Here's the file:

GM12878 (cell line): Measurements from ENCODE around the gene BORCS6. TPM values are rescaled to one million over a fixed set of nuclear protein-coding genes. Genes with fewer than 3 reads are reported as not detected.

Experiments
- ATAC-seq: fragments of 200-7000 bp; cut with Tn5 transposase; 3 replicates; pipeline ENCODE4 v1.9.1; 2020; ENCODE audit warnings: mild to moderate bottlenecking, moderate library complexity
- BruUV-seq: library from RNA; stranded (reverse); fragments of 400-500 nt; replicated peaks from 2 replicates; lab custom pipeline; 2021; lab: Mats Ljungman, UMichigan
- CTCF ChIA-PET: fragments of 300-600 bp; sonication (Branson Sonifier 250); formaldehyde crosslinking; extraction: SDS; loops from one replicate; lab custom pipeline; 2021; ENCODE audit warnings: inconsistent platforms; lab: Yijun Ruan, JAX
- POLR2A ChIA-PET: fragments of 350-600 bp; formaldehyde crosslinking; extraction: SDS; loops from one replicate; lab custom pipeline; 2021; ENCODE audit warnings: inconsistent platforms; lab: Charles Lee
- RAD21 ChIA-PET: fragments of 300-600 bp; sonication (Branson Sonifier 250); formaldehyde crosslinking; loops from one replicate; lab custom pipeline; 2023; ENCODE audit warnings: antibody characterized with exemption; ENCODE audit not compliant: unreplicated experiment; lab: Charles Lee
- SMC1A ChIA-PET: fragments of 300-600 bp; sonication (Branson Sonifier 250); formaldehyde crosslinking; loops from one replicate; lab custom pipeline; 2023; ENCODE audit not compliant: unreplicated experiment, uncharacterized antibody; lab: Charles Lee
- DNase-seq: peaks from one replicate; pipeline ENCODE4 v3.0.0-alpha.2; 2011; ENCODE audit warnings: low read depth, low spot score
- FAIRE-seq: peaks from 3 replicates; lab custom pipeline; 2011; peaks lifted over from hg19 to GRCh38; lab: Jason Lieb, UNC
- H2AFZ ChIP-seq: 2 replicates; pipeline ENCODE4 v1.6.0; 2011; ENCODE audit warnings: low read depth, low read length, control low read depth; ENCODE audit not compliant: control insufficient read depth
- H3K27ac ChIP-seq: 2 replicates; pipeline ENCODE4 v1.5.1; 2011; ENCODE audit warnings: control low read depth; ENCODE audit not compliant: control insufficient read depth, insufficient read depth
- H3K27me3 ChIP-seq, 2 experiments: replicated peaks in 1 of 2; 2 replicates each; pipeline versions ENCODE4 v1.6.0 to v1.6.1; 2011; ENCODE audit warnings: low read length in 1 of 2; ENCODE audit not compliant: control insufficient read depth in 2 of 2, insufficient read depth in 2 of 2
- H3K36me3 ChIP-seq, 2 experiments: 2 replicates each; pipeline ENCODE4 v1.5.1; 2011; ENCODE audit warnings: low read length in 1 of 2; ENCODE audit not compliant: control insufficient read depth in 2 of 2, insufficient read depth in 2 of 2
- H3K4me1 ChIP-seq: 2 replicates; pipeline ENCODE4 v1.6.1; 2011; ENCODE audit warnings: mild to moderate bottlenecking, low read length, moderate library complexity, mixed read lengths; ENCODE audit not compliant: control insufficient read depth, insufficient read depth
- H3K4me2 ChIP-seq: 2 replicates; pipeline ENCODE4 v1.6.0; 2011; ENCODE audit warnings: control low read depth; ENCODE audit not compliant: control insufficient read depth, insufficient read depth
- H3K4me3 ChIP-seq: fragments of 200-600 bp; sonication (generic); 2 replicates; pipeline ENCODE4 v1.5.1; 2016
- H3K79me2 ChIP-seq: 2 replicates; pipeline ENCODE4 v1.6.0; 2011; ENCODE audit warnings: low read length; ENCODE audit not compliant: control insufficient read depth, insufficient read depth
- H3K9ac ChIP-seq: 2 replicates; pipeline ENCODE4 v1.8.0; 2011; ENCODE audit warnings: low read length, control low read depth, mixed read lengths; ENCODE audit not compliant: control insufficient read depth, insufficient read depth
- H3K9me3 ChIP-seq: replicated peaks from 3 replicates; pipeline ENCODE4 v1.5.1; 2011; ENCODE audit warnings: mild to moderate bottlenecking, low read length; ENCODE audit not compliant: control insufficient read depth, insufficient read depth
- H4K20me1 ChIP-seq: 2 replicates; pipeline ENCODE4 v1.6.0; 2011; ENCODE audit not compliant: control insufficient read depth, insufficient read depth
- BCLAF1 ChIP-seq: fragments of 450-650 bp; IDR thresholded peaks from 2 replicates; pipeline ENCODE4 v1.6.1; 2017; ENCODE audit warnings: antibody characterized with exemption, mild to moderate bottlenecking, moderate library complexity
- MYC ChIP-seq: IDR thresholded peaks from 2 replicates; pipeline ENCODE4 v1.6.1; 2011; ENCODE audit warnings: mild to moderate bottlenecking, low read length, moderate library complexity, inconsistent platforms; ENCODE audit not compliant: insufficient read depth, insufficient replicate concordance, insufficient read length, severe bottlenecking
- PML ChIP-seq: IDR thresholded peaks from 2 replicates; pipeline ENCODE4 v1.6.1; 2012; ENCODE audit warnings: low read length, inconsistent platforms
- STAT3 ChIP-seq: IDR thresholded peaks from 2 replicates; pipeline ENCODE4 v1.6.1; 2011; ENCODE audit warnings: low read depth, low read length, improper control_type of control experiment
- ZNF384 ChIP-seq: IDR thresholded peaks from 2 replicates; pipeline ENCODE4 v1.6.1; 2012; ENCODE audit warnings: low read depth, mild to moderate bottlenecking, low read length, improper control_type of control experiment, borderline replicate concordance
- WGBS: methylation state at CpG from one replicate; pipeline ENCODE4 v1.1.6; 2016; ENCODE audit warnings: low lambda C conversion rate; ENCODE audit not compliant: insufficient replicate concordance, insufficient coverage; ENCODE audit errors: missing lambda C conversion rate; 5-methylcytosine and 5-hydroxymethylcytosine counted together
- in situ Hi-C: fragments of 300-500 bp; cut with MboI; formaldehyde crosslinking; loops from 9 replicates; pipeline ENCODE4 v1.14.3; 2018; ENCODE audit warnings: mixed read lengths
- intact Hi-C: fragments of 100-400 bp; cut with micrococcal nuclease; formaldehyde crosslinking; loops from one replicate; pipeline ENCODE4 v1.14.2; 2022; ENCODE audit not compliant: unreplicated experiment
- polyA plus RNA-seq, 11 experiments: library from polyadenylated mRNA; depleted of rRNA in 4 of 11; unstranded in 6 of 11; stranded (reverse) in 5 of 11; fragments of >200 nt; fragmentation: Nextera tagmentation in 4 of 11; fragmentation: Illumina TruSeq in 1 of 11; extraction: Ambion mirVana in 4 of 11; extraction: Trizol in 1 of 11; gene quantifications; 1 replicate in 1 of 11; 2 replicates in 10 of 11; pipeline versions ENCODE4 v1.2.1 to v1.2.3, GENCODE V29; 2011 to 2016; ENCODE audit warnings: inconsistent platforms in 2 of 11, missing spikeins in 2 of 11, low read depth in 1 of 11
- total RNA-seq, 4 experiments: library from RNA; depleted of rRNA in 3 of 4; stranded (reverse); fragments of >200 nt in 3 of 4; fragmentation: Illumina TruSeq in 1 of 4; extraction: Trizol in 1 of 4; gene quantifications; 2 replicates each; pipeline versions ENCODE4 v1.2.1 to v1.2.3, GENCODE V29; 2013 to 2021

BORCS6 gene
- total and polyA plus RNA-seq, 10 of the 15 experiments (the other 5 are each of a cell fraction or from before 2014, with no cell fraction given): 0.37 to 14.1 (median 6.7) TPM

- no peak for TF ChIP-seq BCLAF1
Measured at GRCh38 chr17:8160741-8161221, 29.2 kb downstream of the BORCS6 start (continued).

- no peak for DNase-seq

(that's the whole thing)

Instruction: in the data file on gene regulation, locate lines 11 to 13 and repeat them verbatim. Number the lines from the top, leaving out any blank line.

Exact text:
- H2AFZ ChIP-seq: 2 replicates; pipeline ENCODE4 v1.6.0; 2011; ENCODE audit warnings: low read depth, low read length, control low read depth; ENCODE audit not compliant: control insufficient read depth
- H3K27ac ChIP-seq: 2 replicates; pipeline ENCODE4 v1.5.1; 2011; ENCODE audit warnings: control low read depth; ENCODE audit not compliant: control insufficient read depth, insufficient read depth
- H3K27me3 ChIP-seq, 2 experiments: replicated peaks in 1 of 2; 2 replicates each; pipeline versions ENCODE4 v1.6.0 to v1.6.1; 2011; ENCODE audit warnings: low read length in 1 of 2; ENCODE audit not compliant: control insufficient read depth in 2 of 2, insufficient read depth in 2 of 2